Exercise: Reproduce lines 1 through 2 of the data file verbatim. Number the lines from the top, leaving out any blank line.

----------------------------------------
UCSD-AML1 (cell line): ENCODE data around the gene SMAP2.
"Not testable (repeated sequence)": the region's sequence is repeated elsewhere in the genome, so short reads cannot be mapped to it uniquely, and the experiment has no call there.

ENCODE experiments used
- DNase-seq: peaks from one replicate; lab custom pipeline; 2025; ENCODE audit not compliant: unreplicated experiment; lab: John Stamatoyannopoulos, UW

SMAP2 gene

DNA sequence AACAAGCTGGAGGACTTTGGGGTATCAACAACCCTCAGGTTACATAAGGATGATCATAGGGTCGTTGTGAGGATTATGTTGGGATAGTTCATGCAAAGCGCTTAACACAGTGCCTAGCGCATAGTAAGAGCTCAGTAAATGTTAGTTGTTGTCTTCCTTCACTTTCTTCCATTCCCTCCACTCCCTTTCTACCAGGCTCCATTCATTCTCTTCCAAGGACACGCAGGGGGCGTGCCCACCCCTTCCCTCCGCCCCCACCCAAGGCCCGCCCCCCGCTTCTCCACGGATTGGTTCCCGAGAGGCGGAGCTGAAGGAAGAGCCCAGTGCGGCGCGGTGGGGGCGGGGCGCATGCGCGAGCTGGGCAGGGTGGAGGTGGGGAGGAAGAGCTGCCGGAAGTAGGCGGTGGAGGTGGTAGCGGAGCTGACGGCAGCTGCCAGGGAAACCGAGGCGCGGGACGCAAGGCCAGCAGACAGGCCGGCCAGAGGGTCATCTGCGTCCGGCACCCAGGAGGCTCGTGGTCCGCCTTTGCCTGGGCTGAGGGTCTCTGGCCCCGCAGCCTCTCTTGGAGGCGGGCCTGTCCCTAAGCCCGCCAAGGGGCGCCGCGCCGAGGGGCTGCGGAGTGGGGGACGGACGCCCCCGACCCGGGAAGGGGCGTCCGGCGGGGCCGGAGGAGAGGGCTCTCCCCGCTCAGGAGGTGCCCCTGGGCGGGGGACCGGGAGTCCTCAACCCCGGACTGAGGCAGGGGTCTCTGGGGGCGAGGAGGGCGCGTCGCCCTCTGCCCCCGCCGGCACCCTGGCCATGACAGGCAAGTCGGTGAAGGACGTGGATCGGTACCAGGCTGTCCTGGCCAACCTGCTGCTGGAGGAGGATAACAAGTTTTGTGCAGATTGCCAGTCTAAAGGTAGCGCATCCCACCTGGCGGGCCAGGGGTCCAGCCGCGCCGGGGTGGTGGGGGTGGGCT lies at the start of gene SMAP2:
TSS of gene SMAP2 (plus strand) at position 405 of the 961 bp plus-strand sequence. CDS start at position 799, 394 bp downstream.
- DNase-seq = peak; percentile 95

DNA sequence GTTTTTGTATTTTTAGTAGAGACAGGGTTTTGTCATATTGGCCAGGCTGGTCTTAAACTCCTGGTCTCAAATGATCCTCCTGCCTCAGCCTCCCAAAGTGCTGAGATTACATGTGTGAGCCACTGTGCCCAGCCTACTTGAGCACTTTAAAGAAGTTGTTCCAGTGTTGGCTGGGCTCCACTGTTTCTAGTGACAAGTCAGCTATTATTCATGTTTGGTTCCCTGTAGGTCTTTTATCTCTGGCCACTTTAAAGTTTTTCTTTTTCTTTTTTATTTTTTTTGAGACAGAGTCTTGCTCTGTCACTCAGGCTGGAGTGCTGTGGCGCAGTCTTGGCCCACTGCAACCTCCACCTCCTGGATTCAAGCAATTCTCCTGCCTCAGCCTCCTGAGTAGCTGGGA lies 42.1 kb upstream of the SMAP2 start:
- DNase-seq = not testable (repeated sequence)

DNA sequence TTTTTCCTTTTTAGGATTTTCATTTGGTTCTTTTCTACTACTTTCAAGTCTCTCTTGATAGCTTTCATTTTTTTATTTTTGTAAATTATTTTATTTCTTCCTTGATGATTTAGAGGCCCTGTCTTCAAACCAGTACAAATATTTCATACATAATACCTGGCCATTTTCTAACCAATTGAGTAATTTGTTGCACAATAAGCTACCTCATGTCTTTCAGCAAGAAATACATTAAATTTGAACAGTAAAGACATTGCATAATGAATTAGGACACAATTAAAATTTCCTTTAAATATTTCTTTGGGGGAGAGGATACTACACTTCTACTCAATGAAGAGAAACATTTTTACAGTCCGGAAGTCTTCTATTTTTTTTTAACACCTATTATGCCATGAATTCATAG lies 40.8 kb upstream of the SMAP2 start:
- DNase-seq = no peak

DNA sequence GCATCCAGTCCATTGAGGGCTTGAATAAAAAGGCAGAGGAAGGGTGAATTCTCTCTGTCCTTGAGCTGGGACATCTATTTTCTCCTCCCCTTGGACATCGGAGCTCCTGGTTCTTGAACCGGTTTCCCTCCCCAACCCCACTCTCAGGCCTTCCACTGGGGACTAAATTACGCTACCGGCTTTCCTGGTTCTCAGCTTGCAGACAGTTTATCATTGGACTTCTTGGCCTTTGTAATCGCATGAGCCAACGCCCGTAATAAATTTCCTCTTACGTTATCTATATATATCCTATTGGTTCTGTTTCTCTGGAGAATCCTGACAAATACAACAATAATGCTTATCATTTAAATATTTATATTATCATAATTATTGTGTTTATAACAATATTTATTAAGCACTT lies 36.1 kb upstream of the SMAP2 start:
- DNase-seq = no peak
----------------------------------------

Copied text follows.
UCSD-AML1 (cell line): ENCODE data around the gene SMAP2.
"Not testable (repeated sequence)": the region's sequence is repeated elsewhere in the genome, so short reads cannot be mapped to it uniquely, and the experiment has no call there.